Tailor Made For Women

Many boutiques run by women have come up in Srinagar. The business gives them the flexibility to be their own bosses and earn a decent living. Syed Asma reports

A family of five – a couple and their three daughters – in downtown Srinagar are busy working in their modest single storey house. All of them are skilled in one or another craft. The father has been doing hook embroidery for 40 years while his wife used to spins the wheel and do embroidery on shawls until her health failed her.

The couple did not want to pass any of their crafts to their children as the returns were very small compared to the labour put in by the artisans. However, their daughters, who would see them slog throughout the day, wanted to lend some help. The elder one, Sakeena, was too eager to chip in with some help.
“I quit studies in 10th class. I wanted to earn but I knew I was not enough qualified for a job. Then I thought of learning tailoring,” says Sakeena. It was in year 2000.

One of their neighbours, who knew tailoring took Sakeena as an apprentice. “She (teacher) was quite aware about our financial condition, so she taught me for free,” says Sakeena.

As Sakeena learned the craft and started working, her sisters joined her. “I started with tailoring only but when my sister joined me, who was then in college, she came up with the idea of establishing a boutique, where we could sell the cloth, stitched dresses besides continue with tailoring,” Sakeena adds.

Most of the boutiques in the valley are run by women. “A lot of boutiques have come up in Srinagar as it is a very comfortable business for a girl where she has minimal dealings with men-folk and earns handsomely as well,” says Sakeena.

The three sisters were not comfortable working outside their home so they set up the boutique in their home.

Sakeena is getting married in coming months but her sisters want to continue the business. Her sisters are going to continue with it as this earns them good. “As all of us are aware about the little earnings of our father, so we have to continue with this boutique business because it is giving us good money,” says Shafiqa, Sakeena’s younger sisters.

However, many of the women running boutiques in Srinagar are not into the business for monetary reasons. Ulfat Khan, is an engineer and is married to a businessman. She runs a boutique at Lal Chowk in Srinagar.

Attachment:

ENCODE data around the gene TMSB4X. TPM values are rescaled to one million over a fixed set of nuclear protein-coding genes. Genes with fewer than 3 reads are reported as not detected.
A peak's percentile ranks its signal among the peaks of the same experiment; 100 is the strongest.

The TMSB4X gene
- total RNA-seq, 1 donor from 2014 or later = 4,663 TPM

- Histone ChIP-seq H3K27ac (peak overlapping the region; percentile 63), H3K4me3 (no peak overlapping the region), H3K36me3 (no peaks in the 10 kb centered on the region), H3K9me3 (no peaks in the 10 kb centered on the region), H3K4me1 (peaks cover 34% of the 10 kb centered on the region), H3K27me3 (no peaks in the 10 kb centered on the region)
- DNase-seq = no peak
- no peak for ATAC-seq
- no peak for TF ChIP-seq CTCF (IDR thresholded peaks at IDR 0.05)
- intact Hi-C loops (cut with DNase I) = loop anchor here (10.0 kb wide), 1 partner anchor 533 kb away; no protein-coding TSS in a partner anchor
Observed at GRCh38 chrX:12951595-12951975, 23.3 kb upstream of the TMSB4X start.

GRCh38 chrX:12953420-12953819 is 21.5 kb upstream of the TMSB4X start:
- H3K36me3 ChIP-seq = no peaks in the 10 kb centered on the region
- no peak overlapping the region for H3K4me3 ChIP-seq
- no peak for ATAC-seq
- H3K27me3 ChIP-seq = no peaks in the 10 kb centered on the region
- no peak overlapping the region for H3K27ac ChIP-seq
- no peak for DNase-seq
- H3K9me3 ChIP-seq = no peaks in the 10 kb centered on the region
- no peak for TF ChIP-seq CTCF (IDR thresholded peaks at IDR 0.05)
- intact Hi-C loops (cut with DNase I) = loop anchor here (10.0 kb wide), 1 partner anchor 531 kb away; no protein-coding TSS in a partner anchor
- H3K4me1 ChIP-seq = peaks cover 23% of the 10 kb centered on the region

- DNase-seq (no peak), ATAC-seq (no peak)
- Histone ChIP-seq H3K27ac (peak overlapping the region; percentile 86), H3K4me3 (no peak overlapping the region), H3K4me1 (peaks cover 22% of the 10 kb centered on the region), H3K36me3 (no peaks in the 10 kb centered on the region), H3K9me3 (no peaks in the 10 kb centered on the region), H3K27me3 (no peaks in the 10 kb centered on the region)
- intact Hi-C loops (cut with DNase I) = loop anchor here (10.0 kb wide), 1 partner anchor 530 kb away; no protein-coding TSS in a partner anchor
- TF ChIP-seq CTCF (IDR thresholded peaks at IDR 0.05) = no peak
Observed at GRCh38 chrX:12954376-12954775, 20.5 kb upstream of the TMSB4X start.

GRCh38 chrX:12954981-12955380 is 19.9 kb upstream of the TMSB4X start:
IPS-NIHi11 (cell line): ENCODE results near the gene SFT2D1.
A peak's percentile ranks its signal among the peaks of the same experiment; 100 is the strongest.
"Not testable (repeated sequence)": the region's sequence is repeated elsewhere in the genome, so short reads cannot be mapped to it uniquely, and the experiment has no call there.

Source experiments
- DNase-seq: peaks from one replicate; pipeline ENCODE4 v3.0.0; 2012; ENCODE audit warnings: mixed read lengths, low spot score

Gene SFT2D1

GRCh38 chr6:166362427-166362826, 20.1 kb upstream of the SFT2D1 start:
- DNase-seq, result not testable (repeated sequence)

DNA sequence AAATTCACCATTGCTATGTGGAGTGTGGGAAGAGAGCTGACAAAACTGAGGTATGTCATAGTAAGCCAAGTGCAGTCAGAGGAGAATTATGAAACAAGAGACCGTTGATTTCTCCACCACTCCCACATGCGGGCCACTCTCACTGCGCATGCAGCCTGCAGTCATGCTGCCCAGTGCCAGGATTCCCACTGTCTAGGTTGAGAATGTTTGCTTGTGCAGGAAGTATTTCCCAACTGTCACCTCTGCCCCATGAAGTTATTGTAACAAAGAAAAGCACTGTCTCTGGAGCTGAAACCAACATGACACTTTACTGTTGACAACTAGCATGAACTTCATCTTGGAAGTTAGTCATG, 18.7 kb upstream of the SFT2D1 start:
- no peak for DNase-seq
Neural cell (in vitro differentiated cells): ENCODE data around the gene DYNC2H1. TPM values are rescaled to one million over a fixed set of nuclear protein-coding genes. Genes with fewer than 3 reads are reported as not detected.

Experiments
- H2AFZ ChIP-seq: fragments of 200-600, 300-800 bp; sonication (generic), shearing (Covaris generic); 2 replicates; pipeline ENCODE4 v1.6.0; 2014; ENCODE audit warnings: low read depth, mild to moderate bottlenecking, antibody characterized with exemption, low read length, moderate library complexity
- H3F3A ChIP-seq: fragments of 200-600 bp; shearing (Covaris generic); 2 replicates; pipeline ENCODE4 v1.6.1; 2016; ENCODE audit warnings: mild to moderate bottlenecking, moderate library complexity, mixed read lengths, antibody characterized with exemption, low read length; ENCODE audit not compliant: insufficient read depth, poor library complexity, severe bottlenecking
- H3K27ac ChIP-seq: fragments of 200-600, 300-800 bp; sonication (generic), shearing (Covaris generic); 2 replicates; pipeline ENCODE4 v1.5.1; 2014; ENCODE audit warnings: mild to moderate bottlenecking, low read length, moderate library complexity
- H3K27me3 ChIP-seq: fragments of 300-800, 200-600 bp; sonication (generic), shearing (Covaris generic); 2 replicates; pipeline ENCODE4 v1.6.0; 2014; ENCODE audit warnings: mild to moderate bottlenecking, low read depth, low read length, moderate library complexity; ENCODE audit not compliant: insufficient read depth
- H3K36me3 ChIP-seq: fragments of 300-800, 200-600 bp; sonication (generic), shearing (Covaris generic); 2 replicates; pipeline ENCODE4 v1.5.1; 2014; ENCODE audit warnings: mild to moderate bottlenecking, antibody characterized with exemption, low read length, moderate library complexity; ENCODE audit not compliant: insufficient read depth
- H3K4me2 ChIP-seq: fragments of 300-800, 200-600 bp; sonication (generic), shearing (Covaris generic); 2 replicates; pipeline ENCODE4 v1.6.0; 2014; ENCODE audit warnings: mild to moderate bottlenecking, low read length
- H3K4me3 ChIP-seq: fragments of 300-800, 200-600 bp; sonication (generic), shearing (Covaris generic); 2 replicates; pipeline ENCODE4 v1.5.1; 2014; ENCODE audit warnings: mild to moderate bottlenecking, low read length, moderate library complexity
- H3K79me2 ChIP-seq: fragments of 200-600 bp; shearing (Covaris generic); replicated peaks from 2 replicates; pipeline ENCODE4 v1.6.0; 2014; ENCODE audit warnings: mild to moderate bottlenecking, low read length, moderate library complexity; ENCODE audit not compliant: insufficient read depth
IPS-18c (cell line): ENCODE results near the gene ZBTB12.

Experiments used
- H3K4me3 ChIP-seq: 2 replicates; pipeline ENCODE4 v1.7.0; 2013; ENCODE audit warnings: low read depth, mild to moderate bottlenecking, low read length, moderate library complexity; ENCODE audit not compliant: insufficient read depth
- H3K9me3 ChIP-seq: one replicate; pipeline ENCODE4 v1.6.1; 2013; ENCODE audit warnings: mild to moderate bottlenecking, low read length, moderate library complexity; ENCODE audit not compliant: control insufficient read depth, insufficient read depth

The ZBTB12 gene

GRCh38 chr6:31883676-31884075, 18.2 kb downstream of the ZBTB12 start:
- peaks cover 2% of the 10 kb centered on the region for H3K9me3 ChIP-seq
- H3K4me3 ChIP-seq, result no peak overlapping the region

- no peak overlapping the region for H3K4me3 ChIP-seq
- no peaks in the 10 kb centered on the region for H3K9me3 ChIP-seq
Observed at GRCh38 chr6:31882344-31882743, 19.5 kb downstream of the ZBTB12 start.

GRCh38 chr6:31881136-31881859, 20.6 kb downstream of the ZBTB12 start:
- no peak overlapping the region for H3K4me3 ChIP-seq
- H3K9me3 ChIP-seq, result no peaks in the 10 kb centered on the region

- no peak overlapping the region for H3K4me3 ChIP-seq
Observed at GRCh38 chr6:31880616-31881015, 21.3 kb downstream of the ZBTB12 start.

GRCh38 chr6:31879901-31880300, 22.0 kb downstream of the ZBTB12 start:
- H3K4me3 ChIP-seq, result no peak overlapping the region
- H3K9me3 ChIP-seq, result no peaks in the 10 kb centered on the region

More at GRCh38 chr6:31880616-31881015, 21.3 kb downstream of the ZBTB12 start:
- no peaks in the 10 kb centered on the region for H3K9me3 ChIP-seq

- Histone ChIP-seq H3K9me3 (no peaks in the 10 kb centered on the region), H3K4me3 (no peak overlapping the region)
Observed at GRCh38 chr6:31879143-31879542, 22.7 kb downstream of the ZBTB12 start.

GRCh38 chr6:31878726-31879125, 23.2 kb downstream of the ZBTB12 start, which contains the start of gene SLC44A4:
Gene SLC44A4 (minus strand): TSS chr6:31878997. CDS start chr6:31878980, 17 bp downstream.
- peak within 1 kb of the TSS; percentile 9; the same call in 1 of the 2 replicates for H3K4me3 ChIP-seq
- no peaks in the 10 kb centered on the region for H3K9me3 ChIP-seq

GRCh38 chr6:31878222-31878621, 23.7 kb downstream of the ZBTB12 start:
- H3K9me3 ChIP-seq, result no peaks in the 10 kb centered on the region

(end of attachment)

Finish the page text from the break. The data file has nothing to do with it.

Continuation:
“I hate being an employee of a ‘boss’. I wanted to do something of my own which would keep me busy,” says Ulfat.

Ulfat has been in this business for last five years. “Boredom is the only reason to get me in this business. Frankly, my husband still pays my expenses. I do not take anything from this business. It is just to keep me busy,” says Ulfat.

She gets stocks from Dubai, Pakistan, Dehli, Kolkata and many other places. “I started with Delhi and Kolkata as I had some contacts there, then steadily contacts increased. More and more people started getting associated as I moved on,” she adds, “You just have to start then God guides you himself but getting started needs a lot of courage”.

Ulfat credits her husband for being able to start the business. “I would not have been able to do it without him. He inspired me to do it and supported me all through, be it, successes and failure,” says Ulfat.

Parveen Masood, who runs a boutique at Jawahar Nagar, echoes same views. “If my husband has not been there, I would not have been doing this and continued for so long,” she said.

Parveen’s husband is a government teacher. They have two daughters. She says rejected government jobs because she was not able to take a good care of her children.

“If I had opted for a job I had to attend the office from 9 to 4. But I was not comfortable in doing that because my kids were too young and I had to look after my family too. I could not shy away from my responsibilities”.

Parveen chose to open a boutique when it was a new concept in Kashmir. “When I chose it, it was a totally a new concept and people gave me a good response because I had surveyed the whole market and got things from outside which were not available in our local market,” says Parveen.

These women who have established their own little business are quite optimistic and confident not only for themselves but also for the whole women-folk. “Women can achieve anything. She can touch the skies provided she gets the space and support for doing that. Family plays a major role in making a woman successful,” says Parveen.

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Syed Asma completed her masters in journalism from the Islamic University, Awantipore, in 2010. After working with Greater Kashmir and Kashmir Times, she joined Kashmir Life in February 2011. She covered politics, society, gender issues and the environment. In 2016, she left journalism to pursue her M Phil from the University of Kashmir. She is presently pursuing PhD.



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